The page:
Bloomberg Is Right About Teen Pregnancy, We Are Right To Condemn It


No, Candace, we haven’t forgotten Murphy and her amazing vanishing baby.

Conduct that is harmful to society needs to be rejected and condemned by society, and society has limited options for accomplishing that. It can make destructive and harmful conduct illegal, but some kinds of conduct can’t be illegalized. Uncivil speech, for example, is ugly and causes discord, and the only way to make it less common is to let those who engage in it know that neither they nor their communication habits are appreciated. The Supreme Court has decided that we can’t make lying illegal, but we certainly have the power to make habitual liars feel unpopular.

When society sends mixed messages about destructive conduct, or worse, tell those who engage in it that they are still wonderful people and that their conduct might be just fine for them, it poisons itself. There is a solid, practical reason for Kant’s Rule of Universality, which holds that conduct that would be lead to societal catastrophe if everybody engaged in it is wrong should be discouraged. If everybody doing it would be bad, it’s a good bet that the fewer doing it, the better.

No toxic social conduct illustrates the folly of hesitating to condemn it more vividly than unwed pregnancy, particularly teen pregnancy. While shunning and shaming pregnant teens was undoubtedly cruel, sending the message that unwed motherhood is socially acceptable is arguably crueler. This kinder, gentler response, combined with the warping influence of wealthy celebrities proudly parading their “baby bumps” courtesy of equally rich celebrity boyfriends, has led to an explosion of births without wedlock, especially in the black community. The children of these non-marriages are handicapped from birth, more likely to fall into poverty,substance abuse, illiteracy and crime; the mothers involved less are likely to succeed in careers or life; government programs, funded by taxpayers, are too often required to mitigate the damage.

In light of all this, is New York City Mayor Michael Bloomberg’s new initiative to discourage teens from having children before they are married harsh, mean, and unfair, as a hoard of critics are claiming?

No. Of course not. Having a child as an unmarried teen, besides being stupid beyond imagining, is irresponsible, and yes, wrong, as in a bad thing to do, like driving while drunk, gambling away the rent money, or letting the kids you are babysitting play with matches and rabid wolverines. It’s even more irresponsible, and almost as stupid, as the criticism of Bloomberg’s latest by State Senator Liz Krueger (D), who said, “This campaign seems laser-focused on shaming already struggling teen parents or, ludicrously, convincing teens not to get pregnant because really bad things will happen.”


Really bad things do happen to single teen mothers and their children, and to the rest of society because there are so many of them, and their numbers are increasing every day. Fact: society can’t teach children that conduct is irresponsible  and self-destructive—unethical and wrong, in other words—if those who engage in that conduct are praised for their courage, never criticized, and showered with sympathy and support. Nor can society send a coherent message while the rich and famous, who are, unavoidably, role models for the poor and never-to-be famous, are celebrated and glamorized in the media for the exact same conduct that is so ruinous for normal folk. The 16-year old unmarried mother who dooms herself and her child to a lifetime of public assistance is wrong to do so because her life situation will not support her choice. The 28-year-old athletes, television stars and models who get proudly pregnant (or impregnate others) without bothering the get  marriage licenses first are also wrong to do so because they can support the choice, and don’t care that they are validating and promoting conduct that will cause massive, long-lasting societal harm.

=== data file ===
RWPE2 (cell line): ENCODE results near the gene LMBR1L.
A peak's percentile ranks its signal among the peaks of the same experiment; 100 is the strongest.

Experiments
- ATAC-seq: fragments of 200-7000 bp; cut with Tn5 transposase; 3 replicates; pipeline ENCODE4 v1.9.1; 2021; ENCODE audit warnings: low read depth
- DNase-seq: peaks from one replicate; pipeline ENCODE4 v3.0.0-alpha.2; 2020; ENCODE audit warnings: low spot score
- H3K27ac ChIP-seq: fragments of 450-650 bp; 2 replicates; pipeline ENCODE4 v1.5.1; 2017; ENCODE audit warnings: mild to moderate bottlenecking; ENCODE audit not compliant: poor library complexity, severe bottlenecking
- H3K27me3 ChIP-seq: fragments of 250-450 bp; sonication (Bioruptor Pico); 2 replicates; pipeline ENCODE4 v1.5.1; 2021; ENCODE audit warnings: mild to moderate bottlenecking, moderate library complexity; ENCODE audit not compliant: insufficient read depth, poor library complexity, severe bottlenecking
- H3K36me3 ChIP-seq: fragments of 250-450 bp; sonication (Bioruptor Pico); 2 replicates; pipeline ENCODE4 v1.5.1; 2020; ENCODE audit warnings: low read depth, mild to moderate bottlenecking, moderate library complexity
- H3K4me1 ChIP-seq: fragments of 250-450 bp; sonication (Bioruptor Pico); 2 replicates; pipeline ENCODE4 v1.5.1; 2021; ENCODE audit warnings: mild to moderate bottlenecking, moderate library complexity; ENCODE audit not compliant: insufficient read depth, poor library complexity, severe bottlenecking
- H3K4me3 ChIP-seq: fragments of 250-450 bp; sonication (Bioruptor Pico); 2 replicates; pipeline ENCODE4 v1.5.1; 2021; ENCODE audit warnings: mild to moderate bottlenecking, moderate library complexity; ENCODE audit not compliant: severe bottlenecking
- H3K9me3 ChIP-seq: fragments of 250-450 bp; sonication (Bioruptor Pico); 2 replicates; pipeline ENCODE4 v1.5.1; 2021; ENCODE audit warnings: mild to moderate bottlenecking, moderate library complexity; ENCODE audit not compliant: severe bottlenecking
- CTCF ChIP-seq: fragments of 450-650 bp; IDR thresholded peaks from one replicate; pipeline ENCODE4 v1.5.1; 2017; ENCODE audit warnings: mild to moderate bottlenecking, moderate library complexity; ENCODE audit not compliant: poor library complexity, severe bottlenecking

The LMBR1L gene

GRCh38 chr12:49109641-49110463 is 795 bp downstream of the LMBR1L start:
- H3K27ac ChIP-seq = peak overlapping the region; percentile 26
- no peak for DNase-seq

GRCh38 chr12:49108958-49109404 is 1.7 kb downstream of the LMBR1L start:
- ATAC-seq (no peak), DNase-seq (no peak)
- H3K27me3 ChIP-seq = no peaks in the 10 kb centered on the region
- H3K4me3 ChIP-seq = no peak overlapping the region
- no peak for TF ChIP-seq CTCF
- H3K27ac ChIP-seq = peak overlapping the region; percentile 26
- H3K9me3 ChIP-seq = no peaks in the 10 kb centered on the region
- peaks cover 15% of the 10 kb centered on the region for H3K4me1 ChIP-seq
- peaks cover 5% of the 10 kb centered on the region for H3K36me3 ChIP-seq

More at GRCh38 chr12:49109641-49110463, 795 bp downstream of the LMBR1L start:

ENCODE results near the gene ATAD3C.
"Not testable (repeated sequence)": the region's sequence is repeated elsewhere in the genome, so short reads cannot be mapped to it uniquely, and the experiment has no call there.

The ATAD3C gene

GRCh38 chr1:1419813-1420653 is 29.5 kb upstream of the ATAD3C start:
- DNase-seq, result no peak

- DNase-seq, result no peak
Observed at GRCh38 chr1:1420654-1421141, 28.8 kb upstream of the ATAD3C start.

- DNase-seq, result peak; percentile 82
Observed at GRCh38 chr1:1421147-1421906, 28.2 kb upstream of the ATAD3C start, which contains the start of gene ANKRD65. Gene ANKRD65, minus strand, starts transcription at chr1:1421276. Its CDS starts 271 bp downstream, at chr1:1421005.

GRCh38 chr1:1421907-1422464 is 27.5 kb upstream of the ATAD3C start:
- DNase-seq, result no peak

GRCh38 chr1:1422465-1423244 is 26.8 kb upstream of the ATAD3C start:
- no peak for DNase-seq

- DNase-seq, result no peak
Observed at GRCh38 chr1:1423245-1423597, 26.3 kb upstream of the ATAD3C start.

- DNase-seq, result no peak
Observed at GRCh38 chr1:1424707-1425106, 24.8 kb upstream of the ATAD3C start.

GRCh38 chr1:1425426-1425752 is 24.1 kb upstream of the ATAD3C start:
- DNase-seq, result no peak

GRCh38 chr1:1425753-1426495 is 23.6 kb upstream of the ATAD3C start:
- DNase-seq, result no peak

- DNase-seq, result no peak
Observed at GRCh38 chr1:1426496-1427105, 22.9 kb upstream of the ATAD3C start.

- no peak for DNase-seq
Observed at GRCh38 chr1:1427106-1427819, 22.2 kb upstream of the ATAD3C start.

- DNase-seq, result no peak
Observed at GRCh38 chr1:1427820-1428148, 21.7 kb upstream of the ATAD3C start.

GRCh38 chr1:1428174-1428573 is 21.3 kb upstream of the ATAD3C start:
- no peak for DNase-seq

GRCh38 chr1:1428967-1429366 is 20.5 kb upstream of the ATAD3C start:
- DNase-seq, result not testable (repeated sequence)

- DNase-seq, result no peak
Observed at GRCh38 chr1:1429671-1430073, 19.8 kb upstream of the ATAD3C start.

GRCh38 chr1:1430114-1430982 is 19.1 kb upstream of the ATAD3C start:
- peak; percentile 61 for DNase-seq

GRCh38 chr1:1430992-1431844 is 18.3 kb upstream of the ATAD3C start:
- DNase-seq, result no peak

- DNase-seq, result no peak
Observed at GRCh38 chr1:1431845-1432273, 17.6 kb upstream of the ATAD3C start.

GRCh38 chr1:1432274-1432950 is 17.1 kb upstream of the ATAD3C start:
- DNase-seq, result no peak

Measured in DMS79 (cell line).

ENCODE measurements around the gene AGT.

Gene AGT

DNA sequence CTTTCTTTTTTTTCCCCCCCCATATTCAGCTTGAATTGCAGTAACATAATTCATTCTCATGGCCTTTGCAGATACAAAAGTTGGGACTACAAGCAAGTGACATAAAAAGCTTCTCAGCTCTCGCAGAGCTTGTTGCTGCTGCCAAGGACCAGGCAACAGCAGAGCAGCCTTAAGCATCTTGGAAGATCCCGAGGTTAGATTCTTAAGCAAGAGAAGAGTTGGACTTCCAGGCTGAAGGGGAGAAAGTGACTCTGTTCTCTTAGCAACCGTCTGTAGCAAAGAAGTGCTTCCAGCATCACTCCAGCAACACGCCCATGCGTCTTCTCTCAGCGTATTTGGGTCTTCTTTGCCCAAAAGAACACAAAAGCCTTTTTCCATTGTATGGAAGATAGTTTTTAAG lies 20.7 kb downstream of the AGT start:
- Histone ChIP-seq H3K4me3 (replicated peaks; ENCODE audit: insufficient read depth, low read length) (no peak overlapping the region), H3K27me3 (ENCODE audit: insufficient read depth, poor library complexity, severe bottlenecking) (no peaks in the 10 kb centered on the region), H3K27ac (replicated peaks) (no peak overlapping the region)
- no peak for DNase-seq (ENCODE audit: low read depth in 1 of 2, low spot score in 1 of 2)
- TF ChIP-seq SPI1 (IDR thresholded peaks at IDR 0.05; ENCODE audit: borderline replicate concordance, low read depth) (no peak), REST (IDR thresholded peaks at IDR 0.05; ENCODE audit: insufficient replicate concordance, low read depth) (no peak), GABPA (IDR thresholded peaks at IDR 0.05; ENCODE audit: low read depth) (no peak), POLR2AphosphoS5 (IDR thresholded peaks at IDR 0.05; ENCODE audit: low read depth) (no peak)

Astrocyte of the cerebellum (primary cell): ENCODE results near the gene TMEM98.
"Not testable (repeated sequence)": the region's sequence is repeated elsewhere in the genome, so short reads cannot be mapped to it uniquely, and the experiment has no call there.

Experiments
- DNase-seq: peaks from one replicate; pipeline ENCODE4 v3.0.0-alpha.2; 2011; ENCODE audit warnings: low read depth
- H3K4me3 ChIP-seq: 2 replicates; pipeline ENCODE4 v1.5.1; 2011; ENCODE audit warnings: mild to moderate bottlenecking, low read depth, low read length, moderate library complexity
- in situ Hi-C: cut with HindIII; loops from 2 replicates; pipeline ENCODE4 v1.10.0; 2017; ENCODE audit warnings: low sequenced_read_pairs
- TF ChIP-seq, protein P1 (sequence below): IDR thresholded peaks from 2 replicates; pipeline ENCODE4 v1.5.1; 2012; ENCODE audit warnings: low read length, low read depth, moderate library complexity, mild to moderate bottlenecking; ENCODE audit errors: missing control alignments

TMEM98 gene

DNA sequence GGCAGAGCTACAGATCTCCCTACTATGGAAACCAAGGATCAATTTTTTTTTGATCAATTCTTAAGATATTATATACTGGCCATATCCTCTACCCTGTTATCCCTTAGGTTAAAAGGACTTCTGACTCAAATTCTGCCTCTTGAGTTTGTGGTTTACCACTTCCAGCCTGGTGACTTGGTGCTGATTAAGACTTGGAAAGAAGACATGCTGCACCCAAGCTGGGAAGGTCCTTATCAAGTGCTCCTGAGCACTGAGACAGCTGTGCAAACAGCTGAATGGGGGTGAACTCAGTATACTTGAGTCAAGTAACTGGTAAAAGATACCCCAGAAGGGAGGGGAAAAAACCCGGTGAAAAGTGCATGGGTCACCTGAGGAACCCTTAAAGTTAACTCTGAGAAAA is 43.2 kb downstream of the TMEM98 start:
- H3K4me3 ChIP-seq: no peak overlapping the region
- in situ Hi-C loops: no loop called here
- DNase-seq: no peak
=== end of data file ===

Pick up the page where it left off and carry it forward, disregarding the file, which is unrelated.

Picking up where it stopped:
Predictably harmful conduct is unethical conduct. It doesn’t mean we should stone those who engage in it, but calling them wrong and irresponsible is imperative. Those who criticize Bloomberg on this issue are following the lead of the misguided, gentle souls who brought black America to the point where over 70% of all children are born to unmarried mothers.

Calling unmarried teen pregnancy wrong is fair, accurate and necessary.


Pointer and Source: Ruth Marcus (Washington Post)

Source: NPR

18 thoughts on “Bloomberg Is Right About Teen Pregnancy, We Are Right To Condemn It

  1. Absolutely correct, Jack, and as you know I have related experience here. And, by the way, I think you meant “rabid wolverines,” although I imagine rapid wolverines would be very scary, especially combined with matches.

  2. Like many other problems, it seems related to thinking the consequences won’t affect them, or parents will fix it (removing their future savings too). Famous people have more options, they can try for one of too many ‘reality’ shows to make ends meet. But temporary freedom comes at a permanent cost.

  3. Jack, I pretty much agree with you on this (and am delighted you worked the Kantian prescription into the dialogue). In the interest of sharpening the problem statement, however, let me throw some interesting data into the pile.

    As of a few years ago, the US percentage of births out of wedlock was 40%. In Sweden, that rate was 55%; in Iceland, 66%. And yet, in those countries, there’s very little economic or health or other difference between those born in or out of marriage.

    Now, those data don’t isolate teen births; and clearly it’s worse being a teen mom here than in Sweden. But it does seem that there’s nothing immutably moral or immoral about the marital status of one having babies. Different societies have come up with different ways of handling the situation.

    I’m not sure what the answer is, but clearly Sweden is doing something better than we are, and it might behoove us to figure out what. We don’t have to condone teen motherhood, and maybe I’m splitting hairs here, but it makes me nervous to call them “wrong.” They wouldn’t be “wrong” had they themselves been born in another country.